# Parametric equations for geodesics

1. May 9, 2007

### andybham

What are you trying to do when you find parametric equations for a geodesic lines on a surface?

Take the metric ds^2 = dq^2 + (sinh(q)*dp)^2

Are you simply trying to get q as a function of s? and p as a function of s?

If so, why?

Thanks

2. May 9, 2007

### Chris Hillman

Clarifying meaning of geodesic equations

In the line element for the hyperbolic plane (this trig chart covers all but one point) which you wrote down,
$$ds^2 = dr^2 + \sinh(r)^2 \, d\phi^2, \; 0 < r < \infty, \; -\pi < \phi < \pi$$
(I changed to a more suggestive notation), s is playing the role of arc length. The standard method of obtaining the geodesic equations is to read off what MTW call the "dynamical Lagrangian"
$$L = \dot{r}^2 + \sinh(r)^2 \, \dot{\phi}^2$$
Then apply the Euler-Lagrange equations:
$$0 = \frac{\partial L}{\partial r} - \frac{d}{d s} \; \frac{\partial L}{\partial \dot{r}}, \; \; 0 = \frac{\partial L}{\partial \phi} - \frac{d}{d s} \; \frac{\partial L}{\partial \dot{\phi}}$$
Simplify the result so that $\ddot{r},\ddot{\phi}$ are monic and collect terms in the first order derivatives. The result is the geodesic equations in their standard form and the coefficients are the Christoffel coefficients:
$$\ddot{r} + \sinh(r) \, \cosh(r) \, \dot{\phi}^2 = 0, \; \ddot{\phi} + 2 \, \coth(r) \, \dot{r} \, \dot{\phi} = 0$$
where "dot" means differentiation wrt the parameter s. Here, s is playing the role of an arc length parameter, so the solutions of these equations give the geodesics as arc length parameterized curves. The second equation has a first integral
$$\dot{\phi} = \frac{L}{\sinh(r)^2}$$
which is obviously similar to the analogous first integral for a radial chart for the Euclidean plane (substitute $\sinh(r) \mapsto r$ and consider what happens for small r).

Exercise: consider a simple semi-Riemannian analogue:
$$ds^2 = -dt^2 + \cosh(t)^2 \, d\phi^2, \; 0 < t < \infty, \; -\pi < \phi < \pi$$
(This is the upper half of $H^{1,1}$, the hyperboloid of one sheet in $E^{1,2}$, the signature 1,1 manifold of constant curvature, aka "two-dimensional tachyonic momentum space".) Why do the resulting equations give all geodesics, including null geodesics, as affine-parameterized curves? (This point recently confused someone in another thread.)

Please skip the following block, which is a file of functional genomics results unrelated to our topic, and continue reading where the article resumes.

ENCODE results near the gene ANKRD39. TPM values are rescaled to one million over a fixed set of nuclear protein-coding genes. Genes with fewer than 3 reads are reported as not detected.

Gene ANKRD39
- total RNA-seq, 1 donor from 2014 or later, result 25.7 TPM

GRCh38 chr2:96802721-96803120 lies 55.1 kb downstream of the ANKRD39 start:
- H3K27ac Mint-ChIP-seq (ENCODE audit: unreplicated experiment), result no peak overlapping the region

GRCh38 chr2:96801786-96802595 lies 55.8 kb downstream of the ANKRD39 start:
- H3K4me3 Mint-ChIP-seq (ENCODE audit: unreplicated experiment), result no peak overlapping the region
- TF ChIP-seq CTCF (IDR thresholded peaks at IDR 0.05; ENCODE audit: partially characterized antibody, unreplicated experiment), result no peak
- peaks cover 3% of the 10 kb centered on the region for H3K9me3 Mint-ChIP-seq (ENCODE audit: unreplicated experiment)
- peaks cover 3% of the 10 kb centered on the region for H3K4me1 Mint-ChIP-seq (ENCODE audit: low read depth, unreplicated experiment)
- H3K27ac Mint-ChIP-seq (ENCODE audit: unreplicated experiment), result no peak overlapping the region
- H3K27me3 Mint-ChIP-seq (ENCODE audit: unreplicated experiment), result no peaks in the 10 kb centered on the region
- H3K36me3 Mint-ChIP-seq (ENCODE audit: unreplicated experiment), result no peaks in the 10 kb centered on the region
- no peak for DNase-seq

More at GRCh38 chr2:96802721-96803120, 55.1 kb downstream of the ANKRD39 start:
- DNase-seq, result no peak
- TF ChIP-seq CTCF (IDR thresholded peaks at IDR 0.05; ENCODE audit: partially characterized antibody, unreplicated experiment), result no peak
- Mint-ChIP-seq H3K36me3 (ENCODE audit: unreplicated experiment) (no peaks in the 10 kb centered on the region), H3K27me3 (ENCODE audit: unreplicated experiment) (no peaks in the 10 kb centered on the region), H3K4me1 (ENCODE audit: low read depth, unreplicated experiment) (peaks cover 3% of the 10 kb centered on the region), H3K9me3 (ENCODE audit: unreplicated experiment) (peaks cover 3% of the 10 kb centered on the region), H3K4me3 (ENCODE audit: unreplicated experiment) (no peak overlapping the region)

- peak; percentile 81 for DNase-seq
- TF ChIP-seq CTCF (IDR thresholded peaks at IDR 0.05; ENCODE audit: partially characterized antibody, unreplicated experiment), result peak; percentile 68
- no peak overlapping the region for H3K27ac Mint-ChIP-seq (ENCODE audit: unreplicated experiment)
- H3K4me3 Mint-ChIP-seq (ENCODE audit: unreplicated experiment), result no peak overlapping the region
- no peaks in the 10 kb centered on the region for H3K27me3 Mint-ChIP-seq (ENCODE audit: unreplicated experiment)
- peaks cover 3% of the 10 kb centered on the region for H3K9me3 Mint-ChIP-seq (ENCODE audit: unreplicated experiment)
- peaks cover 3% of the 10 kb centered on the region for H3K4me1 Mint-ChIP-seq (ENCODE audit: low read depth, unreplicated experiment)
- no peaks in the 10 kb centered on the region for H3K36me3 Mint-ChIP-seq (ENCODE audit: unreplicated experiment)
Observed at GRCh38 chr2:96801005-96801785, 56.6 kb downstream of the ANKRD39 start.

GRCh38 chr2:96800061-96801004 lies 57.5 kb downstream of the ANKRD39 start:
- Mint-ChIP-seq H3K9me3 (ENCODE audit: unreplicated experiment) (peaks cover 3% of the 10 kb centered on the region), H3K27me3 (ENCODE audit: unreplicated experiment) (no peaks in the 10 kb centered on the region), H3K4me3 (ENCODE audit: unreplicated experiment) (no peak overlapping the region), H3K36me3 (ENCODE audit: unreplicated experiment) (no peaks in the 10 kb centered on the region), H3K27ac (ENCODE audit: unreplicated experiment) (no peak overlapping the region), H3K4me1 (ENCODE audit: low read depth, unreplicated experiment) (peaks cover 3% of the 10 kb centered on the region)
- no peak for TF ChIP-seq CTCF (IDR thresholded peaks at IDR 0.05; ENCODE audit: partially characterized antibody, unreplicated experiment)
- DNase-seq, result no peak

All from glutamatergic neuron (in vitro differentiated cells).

Last edited: May 9, 2007
3. May 9, 2007

### andybham

Why do the resulting equations give all geodesics, including null geodesics, as affine-parameterized curves?
because we are optimising s hence finding the shortest path through space-time?

I have an example question (and the corresponding solution) for the metric I gave

ds^2 = dq^2 + (sinh(q)*dp)^2

that was used on a past exam paper.

I understand everything except the question asks 'find parametric equations for geodesic lines on this surface' and the solution produces

cosh(q) = cosh(q0)*cosh(s)

from the first integrals. SImilarly, it also gives

dp = (sinh(q0)*ds)/(cosh^2(q0)*cosh^2(s)-1) [I apologise, I don't know how to add tex code]

I understand the maths involved in getting these results, however, in order for me to be able to obtain similar expressions for different problems in the exam I need to understand what the question is asking when it says 'find parametric equations for geodesic lines on this surface'

Are you simply trying to get q as a function of s? and p as a function of s?

If so, why?

4. May 9, 2007

### pervect

Staff Emeritus
The dynamic Lagrangian method automatically gives the geodesics in affine parameterization. It is the assumption that one has used an affine parameterization that allows the simple method of the dynamic Lagrangian to work.

Note that L is a quardratic form Q in the dynamic Lagrangian method

If you wish to find the geodesics in arbitrary coordinates directly, you must solve the Euler-Lagrange equations with L = sqrt(Q), rather than the Lagrangian given in the previous post by Chris Hillman which is specific to the dynamic Lagrangian method.

It is the simplification involved in getting rid of the square root (which is quite significant, if you actually go through the work of solving it) that makes the dynamic Lagrangian method attractive.

A very similar method is the Einbein method, which is usually used in other contexts than geodesics but also serves the function of getting rid of the square root in a Lagrangian.
See for instance: